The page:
Oh, And Here’s John Bel Edwards On Those Monuments…

From his Twitter. He said the same thing on TV in one of the debates a week ago…

Edwards says he supports local control over decisions to remove those monuments, because the 19 percent of the people in Louisiana who want to bulldoze the state’s tourist attractions out of pique for a particular period in its history are all John Bel Edwards’ voters.

Edwards might very well not care about those monuments. He might very well think Mitch Landrieu and his #BlackLivesMatter pals are idiots for trying to knock them down. But he won’t stand up to them, because he can’t alienate those people.

And from a political standpoint, that’s probably the correct position for John Bel Edwards to take.

But two-thirds of Louisiana’s people don’t want those monuments removed. Two-thirds of us want to preserve our history – good and bad – and learn from it. And two-thirds of us see what Landrieu and his social justice warrior pals are doing as cultural terrorism of a sort.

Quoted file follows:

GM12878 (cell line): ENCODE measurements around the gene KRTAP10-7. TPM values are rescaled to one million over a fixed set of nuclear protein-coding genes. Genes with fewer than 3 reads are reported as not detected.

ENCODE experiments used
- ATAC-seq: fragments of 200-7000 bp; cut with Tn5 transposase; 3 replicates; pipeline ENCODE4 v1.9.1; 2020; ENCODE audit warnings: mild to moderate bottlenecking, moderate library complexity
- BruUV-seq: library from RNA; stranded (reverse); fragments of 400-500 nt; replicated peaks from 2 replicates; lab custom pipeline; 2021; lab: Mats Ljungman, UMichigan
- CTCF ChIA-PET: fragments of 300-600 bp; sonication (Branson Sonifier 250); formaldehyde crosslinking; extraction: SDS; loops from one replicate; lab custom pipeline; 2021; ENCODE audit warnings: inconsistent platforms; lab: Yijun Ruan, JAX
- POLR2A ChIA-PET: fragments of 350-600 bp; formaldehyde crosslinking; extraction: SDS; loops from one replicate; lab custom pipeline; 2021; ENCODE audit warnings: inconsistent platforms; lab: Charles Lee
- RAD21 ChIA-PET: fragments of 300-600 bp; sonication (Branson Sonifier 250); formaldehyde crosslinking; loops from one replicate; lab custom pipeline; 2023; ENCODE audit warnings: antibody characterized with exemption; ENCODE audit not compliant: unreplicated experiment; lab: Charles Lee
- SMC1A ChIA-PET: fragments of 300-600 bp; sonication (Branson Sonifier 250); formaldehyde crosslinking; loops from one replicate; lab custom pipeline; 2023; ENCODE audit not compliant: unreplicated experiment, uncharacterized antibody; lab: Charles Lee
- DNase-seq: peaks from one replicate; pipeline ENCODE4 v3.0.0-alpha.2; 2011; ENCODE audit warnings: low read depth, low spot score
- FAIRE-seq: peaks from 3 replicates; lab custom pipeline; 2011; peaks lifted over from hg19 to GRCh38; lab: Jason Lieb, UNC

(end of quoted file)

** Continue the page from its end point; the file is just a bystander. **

And if John Bel Edwards is the next governor, it won’t just be some monuments which get destroyed because he won’t stand with the two-thirds of us who wish to preserve our way of life. Because the people he refuses to stand up to want a lot more than just to take down some monuments.

Over the next four weeks you’re going to see a whole lot of specific examples of John Bel Edwards having taken positions diametrically opposed to those favored by the majority of Louisianans, either because he’s a hard-core leftist or because he can’t stand against the hard-core leftists whose votes and money he has to have to further his political career. We already know from looking through his campaign finance reports that if he’s the next governor the unions and trial lawyers will get absolutely everything they want from John Bel Edwards.

But there’s more. And it will show that his refusal to stand against the fruitcakes who want to destroy monuments is but the tip of the iceberg when it comes to the Pandora’s Box electing him will open in Louisiana’s public policy.



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